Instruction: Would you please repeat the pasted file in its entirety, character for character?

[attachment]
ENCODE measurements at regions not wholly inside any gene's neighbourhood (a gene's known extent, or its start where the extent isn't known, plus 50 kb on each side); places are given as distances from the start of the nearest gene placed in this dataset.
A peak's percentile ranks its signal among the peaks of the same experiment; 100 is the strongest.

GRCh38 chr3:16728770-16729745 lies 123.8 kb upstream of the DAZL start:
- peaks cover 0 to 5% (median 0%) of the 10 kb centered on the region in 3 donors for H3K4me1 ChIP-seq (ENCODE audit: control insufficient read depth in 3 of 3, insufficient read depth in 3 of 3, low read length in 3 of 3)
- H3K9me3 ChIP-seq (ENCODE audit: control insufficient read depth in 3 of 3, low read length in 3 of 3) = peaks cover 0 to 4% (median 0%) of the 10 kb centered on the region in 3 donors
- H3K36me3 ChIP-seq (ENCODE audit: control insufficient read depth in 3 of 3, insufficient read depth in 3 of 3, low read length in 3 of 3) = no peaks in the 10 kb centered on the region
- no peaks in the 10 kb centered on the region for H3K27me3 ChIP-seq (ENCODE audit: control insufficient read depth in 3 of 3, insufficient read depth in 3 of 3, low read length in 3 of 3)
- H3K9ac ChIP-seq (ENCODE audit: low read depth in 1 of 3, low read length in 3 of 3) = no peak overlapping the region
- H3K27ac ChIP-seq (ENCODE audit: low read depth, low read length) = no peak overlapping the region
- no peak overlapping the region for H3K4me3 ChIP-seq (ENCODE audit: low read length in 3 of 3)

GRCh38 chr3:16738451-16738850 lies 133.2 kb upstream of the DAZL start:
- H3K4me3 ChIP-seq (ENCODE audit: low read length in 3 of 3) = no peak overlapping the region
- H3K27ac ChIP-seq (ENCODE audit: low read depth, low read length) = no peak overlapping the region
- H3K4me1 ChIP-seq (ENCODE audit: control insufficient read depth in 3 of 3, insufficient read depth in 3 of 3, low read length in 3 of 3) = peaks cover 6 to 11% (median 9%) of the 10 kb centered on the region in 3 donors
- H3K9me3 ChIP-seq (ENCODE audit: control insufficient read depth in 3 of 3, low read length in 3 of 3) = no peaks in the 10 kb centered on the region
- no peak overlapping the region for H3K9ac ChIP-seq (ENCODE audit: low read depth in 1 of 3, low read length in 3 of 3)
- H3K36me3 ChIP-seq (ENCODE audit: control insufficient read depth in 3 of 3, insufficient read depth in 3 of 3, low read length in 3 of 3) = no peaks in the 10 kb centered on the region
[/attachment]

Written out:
ENCODE measurements at regions not wholly inside any gene's neighbourhood (a gene's known extent, or its start where the extent isn't known, plus 50 kb on each side); places are given as distances from the start of the nearest gene placed in this dataset.
A peak's percentile ranks its signal among the peaks of the same experiment; 100 is the strongest.

GRCh38 chr3:16728770-16729745 lies 123.8 kb upstream of the DAZL start:
- peaks cover 0 to 5% (median 0%) of the 10 kb centered on the region in 3 donors for H3K4me1 ChIP-seq (ENCODE audit: control insufficient read depth in 3 of 3, insufficient read depth in 3 of 3, low read length in 3 of 3)
- H3K9me3 ChIP-seq (ENCODE audit: control insufficient read depth in 3 of 3, low read length in 3 of 3) = peaks cover 0 to 4% (median 0%) of the 10 kb centered on the region in 3 donors
- H3K36me3 ChIP-seq (ENCODE audit: control insufficient read depth in 3 of 3, insufficient read depth in 3 of 3, low read length in 3 of 3) = no peaks in the 10 kb centered on the region
- no peaks in the 10 kb centered on the region for H3K27me3 ChIP-seq (ENCODE audit: control insufficient read depth in 3 of 3, insufficient read depth in 3 of 3, low read length in 3 of 3)
- H3K9ac ChIP-seq (ENCODE audit: low read depth in 1 of 3, low read length in 3 of 3) = no peak overlapping the region
- H3K27ac ChIP-seq (ENCODE audit: low read depth, low read length) = no peak overlapping the region
- no peak overlapping the region for H3K4me3 ChIP-seq (ENCODE audit: low read length in 3 of 3)

GRCh38 chr3:16738451-16738850 lies 133.2 kb upstream of the DAZL start:
- H3K4me3 ChIP-seq (ENCODE audit: low read length in 3 of 3) = no peak overlapping the region
- H3K27ac ChIP-seq (ENCODE audit: low read depth, low read length) = no peak overlapping the region
- H3K4me1 ChIP-seq (ENCODE audit: control insufficient read depth in 3 of 3, insufficient read depth in 3 of 3, low read length in 3 of 3) = peaks cover 6 to 11% (median 9%) of the 10 kb centered on the region in 3 donors
- H3K9me3 ChIP-seq (ENCODE audit: control insufficient read depth in 3 of 3, low read length in 3 of 3) = no peaks in the 10 kb centered on the region
- no peak overlapping the region for H3K9ac ChIP-seq (ENCODE audit: low read depth in 1 of 3, low read length in 3 of 3)
- H3K36me3 ChIP-seq (ENCODE audit: control insufficient read depth in 3 of 3, insufficient read depth in 3 of 3, low read length in 3 of 3) = no peaks in the 10 kb centered on the region